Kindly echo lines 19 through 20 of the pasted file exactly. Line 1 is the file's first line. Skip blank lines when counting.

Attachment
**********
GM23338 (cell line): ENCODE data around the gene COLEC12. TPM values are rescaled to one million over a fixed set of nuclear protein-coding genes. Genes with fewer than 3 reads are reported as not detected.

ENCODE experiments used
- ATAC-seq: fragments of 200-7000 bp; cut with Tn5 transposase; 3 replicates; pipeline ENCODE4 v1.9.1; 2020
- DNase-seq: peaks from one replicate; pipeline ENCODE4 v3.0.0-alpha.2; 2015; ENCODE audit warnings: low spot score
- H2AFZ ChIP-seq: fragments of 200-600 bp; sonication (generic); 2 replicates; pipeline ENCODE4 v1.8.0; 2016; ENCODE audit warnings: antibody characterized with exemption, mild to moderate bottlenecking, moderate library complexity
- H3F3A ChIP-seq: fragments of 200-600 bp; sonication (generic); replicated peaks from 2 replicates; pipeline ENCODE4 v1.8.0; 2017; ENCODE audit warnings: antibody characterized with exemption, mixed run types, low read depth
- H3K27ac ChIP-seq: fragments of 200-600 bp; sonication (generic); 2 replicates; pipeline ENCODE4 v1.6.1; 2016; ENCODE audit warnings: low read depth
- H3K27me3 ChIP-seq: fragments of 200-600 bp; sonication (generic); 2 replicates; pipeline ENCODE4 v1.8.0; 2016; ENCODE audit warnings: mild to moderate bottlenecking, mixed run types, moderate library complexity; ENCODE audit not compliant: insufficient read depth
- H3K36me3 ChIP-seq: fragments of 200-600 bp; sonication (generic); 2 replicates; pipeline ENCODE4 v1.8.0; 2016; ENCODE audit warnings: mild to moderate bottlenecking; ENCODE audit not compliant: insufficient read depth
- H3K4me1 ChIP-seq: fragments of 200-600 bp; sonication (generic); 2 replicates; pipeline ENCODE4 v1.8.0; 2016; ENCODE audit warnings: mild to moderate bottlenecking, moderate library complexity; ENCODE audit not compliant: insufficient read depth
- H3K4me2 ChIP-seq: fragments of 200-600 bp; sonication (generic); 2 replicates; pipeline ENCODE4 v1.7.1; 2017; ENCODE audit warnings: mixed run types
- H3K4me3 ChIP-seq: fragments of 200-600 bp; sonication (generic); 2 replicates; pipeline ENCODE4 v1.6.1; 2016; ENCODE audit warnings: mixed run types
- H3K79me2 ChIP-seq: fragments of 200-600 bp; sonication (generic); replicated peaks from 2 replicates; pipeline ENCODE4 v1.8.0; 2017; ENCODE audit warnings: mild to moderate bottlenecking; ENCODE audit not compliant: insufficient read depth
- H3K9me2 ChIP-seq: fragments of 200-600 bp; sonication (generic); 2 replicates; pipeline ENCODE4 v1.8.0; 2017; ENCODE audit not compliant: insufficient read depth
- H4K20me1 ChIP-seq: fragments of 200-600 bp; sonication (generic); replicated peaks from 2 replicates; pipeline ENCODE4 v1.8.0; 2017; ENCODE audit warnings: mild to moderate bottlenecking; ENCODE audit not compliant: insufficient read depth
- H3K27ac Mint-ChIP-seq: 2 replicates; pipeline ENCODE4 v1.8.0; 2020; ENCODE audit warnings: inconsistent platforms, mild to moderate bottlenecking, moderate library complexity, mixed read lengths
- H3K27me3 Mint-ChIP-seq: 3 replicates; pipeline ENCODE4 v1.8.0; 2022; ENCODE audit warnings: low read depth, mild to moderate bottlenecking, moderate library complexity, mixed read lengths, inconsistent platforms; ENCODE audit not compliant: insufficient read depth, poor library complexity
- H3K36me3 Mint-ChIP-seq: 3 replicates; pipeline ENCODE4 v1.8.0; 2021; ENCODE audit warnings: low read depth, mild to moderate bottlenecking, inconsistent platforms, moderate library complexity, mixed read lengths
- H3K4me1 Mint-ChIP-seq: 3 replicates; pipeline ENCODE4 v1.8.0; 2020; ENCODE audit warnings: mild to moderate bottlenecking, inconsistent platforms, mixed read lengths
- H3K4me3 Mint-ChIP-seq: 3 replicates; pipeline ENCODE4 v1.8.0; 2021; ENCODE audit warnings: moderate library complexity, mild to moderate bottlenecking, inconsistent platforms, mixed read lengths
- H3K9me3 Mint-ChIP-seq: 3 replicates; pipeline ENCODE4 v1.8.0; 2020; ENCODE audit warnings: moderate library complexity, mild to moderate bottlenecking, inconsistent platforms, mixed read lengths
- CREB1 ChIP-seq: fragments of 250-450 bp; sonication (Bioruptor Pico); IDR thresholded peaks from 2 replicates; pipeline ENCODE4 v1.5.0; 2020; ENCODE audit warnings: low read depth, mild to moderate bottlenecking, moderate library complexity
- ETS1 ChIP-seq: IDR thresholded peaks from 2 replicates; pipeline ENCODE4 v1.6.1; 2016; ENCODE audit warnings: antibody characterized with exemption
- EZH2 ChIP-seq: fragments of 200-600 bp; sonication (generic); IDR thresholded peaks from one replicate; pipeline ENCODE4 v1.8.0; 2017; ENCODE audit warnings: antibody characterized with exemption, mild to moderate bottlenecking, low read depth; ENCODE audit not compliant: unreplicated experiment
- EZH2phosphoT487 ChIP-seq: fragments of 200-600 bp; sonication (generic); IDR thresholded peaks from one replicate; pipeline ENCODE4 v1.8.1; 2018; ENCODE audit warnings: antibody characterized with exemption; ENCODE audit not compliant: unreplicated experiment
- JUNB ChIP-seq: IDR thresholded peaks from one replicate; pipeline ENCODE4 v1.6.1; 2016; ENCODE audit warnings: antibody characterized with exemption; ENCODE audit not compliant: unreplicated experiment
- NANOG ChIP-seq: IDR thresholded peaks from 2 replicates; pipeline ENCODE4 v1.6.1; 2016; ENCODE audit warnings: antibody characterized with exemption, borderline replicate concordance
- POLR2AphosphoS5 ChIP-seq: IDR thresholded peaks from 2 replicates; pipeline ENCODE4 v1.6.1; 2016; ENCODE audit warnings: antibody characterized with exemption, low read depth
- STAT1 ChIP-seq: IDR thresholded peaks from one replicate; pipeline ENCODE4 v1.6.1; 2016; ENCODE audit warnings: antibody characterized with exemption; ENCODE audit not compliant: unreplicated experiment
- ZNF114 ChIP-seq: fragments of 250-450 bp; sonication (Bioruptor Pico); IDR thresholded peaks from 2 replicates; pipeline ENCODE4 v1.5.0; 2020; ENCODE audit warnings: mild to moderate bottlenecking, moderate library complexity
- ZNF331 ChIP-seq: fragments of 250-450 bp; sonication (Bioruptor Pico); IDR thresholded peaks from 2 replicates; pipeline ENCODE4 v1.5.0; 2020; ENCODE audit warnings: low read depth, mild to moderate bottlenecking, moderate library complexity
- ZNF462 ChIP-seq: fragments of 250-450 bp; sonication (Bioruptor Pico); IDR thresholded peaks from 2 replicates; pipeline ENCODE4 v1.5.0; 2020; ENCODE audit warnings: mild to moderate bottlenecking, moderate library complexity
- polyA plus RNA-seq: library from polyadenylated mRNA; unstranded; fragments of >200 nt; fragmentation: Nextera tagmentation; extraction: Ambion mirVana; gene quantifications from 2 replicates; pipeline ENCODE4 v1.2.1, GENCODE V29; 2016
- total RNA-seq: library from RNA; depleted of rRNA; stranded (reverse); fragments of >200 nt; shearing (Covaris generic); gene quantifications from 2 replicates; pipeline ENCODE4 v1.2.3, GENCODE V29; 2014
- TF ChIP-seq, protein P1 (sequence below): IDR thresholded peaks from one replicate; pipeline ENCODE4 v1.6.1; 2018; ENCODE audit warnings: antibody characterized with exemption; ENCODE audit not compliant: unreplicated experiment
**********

- H3K4me1 Mint-ChIP-seq: 3 replicates; pipeline ENCODE4 v1.8.0; 2020; ENCODE audit warnings: mild to moderate bottlenecking, inconsistent platforms, mixed read lengths
- H3K4me3 Mint-ChIP-seq: 3 replicates; pipeline ENCODE4 v1.8.0; 2021; ENCODE audit warnings: moderate library complexity, mild to moderate bottlenecking, inconsistent platforms, mixed read lengths